On April 13, the State of Wyoming took the extraordinary step of filing a request for permission to intervene in the ongoing dispute between Custodia Bank, Inc. (“Custodia”) and the Board of Governors of the Federal Reserve System (“the Fed”) and the Federal Reserve Bank of Kansas City. This dispute involves a complaint (now amended) filed by Custodia – a state-chartered special purpose depository institution (“SPDI”) based in Cheyenne, Wyoming – against the Fed and the Federal Reserve Bank of Kansas City, alleging that the defendants improperly denied Custodia’s application for a “master account” with the Fed. Generalizing greatly, having a master account allows financial institutions to operate in the normal course as a custodial bank in the U.S. Having a Fed master account is therefore critical to any institution looking to operate in the U.S. financial system.
In a nutshell, Wyoming’s request to intervene critiques the defendants because of their “view of perceived inadequacies in Wyoming’s laws and regulations for SPDIs, [which are] partially responsible” for the denial of Custodia’s master account application. More specifically, Wyoming accuses the defendants of seeking to treat Wyoming SPDIs in an inequitable manner, thereby “treating state-chartered non-federally regulated banks as second-class banks ineligible to compete with federally-regulated ones.”
This blog post focuses on an important issue referenced seemingly in passing in Wyoming’s request for permission to intervene, which is clearly motivating in part the filing by Wyoming: on March 24, 2023, the Fed made public its January 27, 2023 Order Denying Application for Membership (the “Order”) by Custodia, which had requested the Fed’s approval under Section 9 of the Federal Reserve Act to become a member of the Federal Reserve System. According to Wyoming, the Fed’s decision to deny Custodia’s application has the effect of preventing Custodia and other Wyoming SPDIs from ever being able to attain the status of federal regulation. We focus here on the Order because of its much broader anti-money laundering (“AML”) and sanctions implications for any banks which are contemplating targeted services for the digital asset industry. The 86-page Order is very detailed, and often also discusses safety and soundness concerns, as well as other issues.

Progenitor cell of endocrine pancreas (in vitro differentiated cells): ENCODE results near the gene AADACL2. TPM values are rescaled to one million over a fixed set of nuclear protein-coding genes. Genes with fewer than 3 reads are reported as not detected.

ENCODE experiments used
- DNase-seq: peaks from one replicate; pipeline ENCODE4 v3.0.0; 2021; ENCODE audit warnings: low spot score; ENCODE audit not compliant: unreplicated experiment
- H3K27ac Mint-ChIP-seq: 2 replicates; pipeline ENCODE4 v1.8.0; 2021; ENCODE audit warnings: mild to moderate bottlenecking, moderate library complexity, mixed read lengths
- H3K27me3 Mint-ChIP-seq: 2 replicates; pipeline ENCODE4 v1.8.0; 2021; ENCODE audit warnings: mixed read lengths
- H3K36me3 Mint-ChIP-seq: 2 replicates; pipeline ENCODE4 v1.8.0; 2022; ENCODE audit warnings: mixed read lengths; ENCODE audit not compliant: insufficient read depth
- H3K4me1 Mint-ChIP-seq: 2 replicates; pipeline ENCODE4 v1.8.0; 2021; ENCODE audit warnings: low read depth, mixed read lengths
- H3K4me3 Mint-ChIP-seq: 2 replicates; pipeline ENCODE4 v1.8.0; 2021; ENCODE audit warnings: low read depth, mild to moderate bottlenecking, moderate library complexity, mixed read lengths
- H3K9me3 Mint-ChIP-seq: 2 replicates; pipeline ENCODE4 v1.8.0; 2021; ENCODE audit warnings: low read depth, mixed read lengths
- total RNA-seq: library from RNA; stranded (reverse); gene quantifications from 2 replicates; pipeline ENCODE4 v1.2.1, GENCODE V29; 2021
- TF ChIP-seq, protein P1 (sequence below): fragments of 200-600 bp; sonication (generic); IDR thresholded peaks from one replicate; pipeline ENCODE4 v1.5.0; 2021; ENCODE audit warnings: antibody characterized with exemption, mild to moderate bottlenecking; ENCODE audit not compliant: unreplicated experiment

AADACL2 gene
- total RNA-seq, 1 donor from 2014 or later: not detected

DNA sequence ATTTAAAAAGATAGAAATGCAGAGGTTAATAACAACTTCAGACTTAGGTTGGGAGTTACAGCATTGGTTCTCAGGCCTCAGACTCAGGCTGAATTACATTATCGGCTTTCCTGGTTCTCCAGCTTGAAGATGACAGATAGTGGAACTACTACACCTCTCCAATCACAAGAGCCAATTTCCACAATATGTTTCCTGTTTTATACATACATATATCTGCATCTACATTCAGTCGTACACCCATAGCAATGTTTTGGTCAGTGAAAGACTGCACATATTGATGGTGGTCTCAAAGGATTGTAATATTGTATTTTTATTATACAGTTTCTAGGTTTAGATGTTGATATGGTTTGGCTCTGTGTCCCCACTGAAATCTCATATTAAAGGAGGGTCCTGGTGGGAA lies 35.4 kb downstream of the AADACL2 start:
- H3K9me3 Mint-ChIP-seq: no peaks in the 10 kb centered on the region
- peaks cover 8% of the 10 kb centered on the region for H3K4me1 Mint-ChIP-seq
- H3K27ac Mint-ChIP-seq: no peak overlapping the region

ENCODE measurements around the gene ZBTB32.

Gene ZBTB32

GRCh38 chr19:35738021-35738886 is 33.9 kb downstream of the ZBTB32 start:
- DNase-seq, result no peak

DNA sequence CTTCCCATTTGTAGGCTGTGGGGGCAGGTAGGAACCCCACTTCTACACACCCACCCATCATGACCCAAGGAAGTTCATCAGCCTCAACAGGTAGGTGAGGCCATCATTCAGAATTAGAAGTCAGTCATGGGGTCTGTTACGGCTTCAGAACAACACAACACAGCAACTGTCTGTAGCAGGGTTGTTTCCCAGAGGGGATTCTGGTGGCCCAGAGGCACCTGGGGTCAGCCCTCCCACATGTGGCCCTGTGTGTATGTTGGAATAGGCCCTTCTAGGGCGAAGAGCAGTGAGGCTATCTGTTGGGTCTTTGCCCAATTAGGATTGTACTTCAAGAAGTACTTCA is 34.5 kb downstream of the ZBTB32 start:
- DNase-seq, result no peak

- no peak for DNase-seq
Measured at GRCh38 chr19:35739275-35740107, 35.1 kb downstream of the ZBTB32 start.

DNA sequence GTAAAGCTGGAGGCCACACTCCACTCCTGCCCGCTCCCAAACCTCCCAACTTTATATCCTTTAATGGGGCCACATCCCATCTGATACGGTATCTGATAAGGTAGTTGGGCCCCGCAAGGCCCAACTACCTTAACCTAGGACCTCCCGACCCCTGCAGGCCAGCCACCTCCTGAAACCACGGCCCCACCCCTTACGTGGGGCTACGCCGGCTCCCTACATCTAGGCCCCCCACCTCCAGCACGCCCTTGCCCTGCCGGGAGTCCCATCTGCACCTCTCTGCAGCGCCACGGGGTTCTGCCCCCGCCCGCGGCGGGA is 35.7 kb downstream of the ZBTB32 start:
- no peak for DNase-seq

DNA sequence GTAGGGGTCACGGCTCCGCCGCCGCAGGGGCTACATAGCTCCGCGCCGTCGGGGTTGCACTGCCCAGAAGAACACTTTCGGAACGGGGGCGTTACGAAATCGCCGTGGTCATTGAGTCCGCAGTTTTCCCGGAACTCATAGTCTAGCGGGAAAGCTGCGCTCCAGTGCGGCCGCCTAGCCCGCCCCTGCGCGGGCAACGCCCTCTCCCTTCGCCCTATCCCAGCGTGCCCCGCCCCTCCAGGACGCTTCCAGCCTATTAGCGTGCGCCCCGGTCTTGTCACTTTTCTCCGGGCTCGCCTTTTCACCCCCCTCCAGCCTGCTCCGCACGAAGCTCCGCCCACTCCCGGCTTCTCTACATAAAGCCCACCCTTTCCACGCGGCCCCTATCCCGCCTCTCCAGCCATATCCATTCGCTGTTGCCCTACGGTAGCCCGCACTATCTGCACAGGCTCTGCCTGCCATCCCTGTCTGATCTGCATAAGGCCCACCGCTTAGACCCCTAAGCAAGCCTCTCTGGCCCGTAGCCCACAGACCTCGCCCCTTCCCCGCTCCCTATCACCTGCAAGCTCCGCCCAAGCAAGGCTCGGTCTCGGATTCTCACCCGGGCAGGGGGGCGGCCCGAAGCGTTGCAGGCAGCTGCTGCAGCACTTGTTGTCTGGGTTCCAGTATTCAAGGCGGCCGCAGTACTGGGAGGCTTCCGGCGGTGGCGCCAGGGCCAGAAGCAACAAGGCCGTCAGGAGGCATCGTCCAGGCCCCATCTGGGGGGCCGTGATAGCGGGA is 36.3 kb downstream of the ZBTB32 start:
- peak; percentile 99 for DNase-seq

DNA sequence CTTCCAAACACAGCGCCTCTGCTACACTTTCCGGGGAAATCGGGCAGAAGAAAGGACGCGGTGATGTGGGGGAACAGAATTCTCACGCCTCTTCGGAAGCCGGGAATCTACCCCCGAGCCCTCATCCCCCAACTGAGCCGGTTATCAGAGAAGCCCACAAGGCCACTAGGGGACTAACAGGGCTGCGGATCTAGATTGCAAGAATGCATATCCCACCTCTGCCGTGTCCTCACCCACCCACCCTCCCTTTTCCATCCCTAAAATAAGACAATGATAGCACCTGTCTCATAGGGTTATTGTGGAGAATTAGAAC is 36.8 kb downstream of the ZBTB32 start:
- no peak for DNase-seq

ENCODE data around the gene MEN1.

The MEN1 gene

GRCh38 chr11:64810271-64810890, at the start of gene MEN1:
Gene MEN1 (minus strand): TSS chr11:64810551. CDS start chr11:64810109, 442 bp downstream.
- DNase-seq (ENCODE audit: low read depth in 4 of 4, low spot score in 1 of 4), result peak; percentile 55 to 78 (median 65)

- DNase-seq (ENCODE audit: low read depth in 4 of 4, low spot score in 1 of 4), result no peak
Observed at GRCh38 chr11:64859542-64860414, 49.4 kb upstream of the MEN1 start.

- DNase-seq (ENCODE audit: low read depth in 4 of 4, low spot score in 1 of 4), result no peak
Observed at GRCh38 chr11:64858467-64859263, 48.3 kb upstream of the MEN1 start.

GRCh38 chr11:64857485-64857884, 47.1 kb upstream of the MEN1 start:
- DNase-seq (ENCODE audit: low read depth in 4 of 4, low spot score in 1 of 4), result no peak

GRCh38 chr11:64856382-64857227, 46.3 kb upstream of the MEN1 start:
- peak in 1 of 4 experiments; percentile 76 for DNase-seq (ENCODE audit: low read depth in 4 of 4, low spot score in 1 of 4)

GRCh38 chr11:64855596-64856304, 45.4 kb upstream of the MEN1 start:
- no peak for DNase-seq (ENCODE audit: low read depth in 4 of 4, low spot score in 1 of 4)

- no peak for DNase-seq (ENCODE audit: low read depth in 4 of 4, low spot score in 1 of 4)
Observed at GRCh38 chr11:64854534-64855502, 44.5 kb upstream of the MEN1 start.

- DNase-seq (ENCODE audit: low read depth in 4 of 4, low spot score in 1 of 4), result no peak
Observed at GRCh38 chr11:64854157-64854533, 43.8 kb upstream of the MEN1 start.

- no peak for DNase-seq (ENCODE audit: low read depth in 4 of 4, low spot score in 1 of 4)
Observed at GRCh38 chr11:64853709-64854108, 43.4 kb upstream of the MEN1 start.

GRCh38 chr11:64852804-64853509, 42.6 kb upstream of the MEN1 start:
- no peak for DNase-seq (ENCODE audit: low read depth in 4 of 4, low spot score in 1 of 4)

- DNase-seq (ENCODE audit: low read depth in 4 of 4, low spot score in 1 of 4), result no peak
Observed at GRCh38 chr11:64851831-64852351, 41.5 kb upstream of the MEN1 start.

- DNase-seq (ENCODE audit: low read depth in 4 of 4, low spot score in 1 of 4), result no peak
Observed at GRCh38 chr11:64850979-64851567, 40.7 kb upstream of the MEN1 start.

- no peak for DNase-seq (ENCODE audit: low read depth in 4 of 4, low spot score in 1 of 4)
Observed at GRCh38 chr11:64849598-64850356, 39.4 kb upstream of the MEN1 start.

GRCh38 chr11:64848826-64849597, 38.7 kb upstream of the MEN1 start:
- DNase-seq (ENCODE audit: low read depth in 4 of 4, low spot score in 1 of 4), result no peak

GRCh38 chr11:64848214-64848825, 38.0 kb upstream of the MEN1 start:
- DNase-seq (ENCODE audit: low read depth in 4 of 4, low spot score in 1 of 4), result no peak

As we discuss, the Order suggests that any bank will have a hard time convincing the Fed that crypto-heavy banking services can comply with the requirements of the Bank Secrecy Act (“BSA”) and U.S. sanctions law. Likewise, the Fed has expressed its skepticism in the Order that blockchain analytics services, even when applied skillfully and with the best of intentions, actually can satisfy the BSA and U.S. sanctions law due to limitations inherent in crypto transactions relating to knowing with confidence who is actually conducting the transactions. This same issue was also noted by the recent report by the U.S. Treasury regarding perceived AML and sanctions vulnerabilities in decentralized finance providers.
Continue Reading State of Wyoming Wades Into Custodia Bank Dispute with Federal Reserve — In Wake of Fed’s Rejection of Bank Due to Crypto-Related AML and OFAC Concerns